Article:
Quince restaurant continues its series of cheese and spirit pairings this week with rum and artisan cheese ($36, available only in the bar and lounge). While Quince's first effort, Scotch and cheese, is a somewhat established coupling, rum and cheese is far more esoteric.
That makes it intriguing.
Quince's team tasted six rums with 16 cheeses to come up with the three pairings, and one antipairing you won't get to taste. Pairing "with cow's milk [cheese] just isn't worth it," says Katrina Parlato, Quince's general manager. "The rum turns the milk sour. It's completely bitter on the finish. Sheep and goat milk [cheeses] were best."
The pairings that made the cut? Here you go:
Rum 1. Santa Teresa 1796 Ron Antiguo de Solera from Venezuela. Woody with a big burst of spice and power.
Cheese 1. Baserri by Barinaga Ranch in Marshall. This firm Basque-style sheep's milk cheese mellows the rum nicely, allowing more of its flavors to come through. This characteristic is noted throughout the pairings as the cheese brings down the heat of the rum, generally giving more to the rums than the rums give to the cheeses.
Rum 2. Neisson Réserve Spécial Rhum Agricole from Martinique. A vanilla and light brown sugar nose yields to a lighter rum with meaningful toasted hazelnut notes.
Cheese 2. Ewe Bloom from Prairie Fruits Farm in Illinois. A soft-ripened sheep's milk cheese made like a Camembert. The cheese smells like a ewe, in a good way, and the ewe teases out distinct green notes of lemongrass in the rum.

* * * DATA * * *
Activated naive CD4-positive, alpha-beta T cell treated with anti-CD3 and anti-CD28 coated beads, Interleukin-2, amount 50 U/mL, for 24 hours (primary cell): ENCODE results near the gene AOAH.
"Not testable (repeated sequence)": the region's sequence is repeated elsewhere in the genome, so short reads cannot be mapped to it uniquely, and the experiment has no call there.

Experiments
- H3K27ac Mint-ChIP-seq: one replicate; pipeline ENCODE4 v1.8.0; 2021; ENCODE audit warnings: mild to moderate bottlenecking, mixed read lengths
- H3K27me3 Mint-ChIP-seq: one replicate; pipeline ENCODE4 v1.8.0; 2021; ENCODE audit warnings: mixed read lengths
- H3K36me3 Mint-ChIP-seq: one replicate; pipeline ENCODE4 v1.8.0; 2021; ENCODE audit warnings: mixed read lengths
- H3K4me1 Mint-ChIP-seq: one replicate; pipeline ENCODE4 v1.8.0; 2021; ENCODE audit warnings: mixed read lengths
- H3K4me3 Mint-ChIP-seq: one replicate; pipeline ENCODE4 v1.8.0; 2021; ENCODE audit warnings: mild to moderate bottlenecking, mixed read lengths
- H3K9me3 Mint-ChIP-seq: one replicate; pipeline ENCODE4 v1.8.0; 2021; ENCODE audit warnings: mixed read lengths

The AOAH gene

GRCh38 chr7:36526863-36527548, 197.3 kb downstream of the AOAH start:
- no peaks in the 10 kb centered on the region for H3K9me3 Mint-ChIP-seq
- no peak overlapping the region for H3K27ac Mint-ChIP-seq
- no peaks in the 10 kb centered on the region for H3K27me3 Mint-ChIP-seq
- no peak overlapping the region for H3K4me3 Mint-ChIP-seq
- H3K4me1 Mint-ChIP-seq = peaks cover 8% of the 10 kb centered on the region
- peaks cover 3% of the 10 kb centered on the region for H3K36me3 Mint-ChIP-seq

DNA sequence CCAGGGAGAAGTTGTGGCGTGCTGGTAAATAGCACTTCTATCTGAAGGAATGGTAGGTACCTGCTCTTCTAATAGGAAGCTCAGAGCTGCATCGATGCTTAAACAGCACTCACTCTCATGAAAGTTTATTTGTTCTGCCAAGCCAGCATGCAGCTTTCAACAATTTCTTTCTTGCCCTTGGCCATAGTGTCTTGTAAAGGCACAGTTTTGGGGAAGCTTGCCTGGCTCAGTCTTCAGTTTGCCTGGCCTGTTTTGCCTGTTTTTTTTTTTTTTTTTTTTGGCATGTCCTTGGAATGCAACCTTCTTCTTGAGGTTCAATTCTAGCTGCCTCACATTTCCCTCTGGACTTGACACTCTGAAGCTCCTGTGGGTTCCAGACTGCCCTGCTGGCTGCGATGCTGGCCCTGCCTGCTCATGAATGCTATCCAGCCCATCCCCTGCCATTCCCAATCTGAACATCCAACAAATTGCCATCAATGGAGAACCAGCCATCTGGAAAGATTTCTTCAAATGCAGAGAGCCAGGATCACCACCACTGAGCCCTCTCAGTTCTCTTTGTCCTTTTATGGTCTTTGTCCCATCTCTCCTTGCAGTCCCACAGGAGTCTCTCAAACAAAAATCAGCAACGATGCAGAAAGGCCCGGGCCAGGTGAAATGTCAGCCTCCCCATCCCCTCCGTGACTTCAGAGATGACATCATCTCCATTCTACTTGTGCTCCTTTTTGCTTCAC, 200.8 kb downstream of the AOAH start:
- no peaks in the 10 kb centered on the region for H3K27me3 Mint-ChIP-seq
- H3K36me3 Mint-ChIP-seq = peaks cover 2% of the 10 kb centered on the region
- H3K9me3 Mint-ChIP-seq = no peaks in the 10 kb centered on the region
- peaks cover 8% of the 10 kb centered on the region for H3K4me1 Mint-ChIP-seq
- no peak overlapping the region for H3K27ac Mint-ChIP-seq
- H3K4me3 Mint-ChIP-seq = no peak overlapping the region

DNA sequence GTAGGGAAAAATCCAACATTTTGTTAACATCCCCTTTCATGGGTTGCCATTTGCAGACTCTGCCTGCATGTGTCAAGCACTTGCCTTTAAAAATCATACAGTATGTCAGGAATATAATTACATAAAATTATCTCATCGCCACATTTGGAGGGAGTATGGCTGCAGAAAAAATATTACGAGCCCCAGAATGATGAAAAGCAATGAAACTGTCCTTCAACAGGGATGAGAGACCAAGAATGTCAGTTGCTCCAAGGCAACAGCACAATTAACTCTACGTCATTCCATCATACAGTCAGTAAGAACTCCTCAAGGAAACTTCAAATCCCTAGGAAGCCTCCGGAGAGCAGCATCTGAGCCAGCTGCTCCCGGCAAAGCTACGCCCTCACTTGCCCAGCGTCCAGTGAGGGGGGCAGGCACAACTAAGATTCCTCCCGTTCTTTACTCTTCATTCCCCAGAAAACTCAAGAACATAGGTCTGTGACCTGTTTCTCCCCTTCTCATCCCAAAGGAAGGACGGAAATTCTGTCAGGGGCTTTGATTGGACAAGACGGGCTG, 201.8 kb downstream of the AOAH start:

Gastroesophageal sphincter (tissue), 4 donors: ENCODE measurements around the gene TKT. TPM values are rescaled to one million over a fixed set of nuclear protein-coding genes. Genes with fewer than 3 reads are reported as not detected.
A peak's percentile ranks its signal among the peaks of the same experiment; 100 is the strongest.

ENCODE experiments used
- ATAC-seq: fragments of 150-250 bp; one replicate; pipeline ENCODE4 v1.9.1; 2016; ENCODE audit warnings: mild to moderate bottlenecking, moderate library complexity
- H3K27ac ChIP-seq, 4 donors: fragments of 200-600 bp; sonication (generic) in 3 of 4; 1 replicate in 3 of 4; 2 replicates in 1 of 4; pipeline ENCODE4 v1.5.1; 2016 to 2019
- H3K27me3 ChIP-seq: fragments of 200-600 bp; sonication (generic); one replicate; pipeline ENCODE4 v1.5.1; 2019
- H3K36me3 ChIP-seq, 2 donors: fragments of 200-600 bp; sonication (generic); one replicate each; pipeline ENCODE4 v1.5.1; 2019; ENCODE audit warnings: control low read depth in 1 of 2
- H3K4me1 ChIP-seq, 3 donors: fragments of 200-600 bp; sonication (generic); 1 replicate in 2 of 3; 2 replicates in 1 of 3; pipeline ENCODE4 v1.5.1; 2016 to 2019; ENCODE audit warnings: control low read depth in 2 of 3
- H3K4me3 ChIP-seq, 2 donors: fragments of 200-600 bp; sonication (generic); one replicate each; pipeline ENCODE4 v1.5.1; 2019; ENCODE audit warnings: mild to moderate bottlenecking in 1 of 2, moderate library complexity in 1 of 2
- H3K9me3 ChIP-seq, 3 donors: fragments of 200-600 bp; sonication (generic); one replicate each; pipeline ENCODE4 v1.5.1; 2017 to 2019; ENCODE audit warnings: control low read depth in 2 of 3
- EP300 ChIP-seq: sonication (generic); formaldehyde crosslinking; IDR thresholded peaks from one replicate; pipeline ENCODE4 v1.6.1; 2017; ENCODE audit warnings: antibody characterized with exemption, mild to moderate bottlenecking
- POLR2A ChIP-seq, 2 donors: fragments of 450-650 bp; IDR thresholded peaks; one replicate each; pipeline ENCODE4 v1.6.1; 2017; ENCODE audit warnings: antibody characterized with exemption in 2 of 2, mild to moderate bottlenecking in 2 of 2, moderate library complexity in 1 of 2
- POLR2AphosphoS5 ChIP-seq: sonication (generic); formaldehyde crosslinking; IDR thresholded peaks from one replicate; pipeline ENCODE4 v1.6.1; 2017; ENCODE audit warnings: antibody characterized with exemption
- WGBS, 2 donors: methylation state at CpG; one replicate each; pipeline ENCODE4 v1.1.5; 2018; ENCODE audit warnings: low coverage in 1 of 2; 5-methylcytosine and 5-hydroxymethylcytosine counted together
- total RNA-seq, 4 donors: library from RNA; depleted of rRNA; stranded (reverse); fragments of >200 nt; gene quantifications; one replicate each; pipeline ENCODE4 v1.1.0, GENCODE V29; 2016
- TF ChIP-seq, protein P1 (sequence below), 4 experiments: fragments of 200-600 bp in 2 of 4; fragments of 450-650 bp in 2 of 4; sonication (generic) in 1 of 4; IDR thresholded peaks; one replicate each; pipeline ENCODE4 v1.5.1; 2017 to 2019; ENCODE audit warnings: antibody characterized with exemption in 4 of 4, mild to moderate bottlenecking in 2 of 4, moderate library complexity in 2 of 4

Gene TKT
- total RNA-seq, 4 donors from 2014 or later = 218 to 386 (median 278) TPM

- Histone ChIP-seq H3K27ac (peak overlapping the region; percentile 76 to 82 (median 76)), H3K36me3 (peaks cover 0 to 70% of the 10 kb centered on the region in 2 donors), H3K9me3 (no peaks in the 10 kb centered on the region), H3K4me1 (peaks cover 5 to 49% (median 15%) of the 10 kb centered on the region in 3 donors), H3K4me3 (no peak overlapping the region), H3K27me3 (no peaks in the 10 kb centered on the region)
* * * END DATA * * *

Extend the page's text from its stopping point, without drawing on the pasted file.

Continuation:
Rum 3. Renegade Rum company Ltd. Edition from Jamaica, aged 15 years in oak and finished at the Bruichladdich Distillery in Scotland in Château Latour barrels. An impressive rum: lightly sweet with herbal, dusty, caramelized dark brown sugar notes reminiscent of PX sherry.
Cheese 3. Andante Trio from Petaluma. A combination of goat's and cow's milk cheese with crème fraîche. Nice cheese! Corey at the bar calls this one a "gateway cheese. I never would have spent $15 on a cheese before I had this." It's creamy and fresh but with an assertive edge. The pairing works wonderfully at the start, but finishes funky.
While all the pairings work well enough, I prefer the two flights on their own. Cheese and rum perform better as soloists than as duos.
Look at it as two tasting flights and the value is quite good. The cheese plate would normally be $18 and the rums $13, $16, and $32 respectively. The pours are smaller, of course, but "we want you to be able to get up and walk out of here," Parlato says.
The pairing special runs through Aug. 16 and will be followed by sessions for eau de vie, local beer, bourbon, and brandy.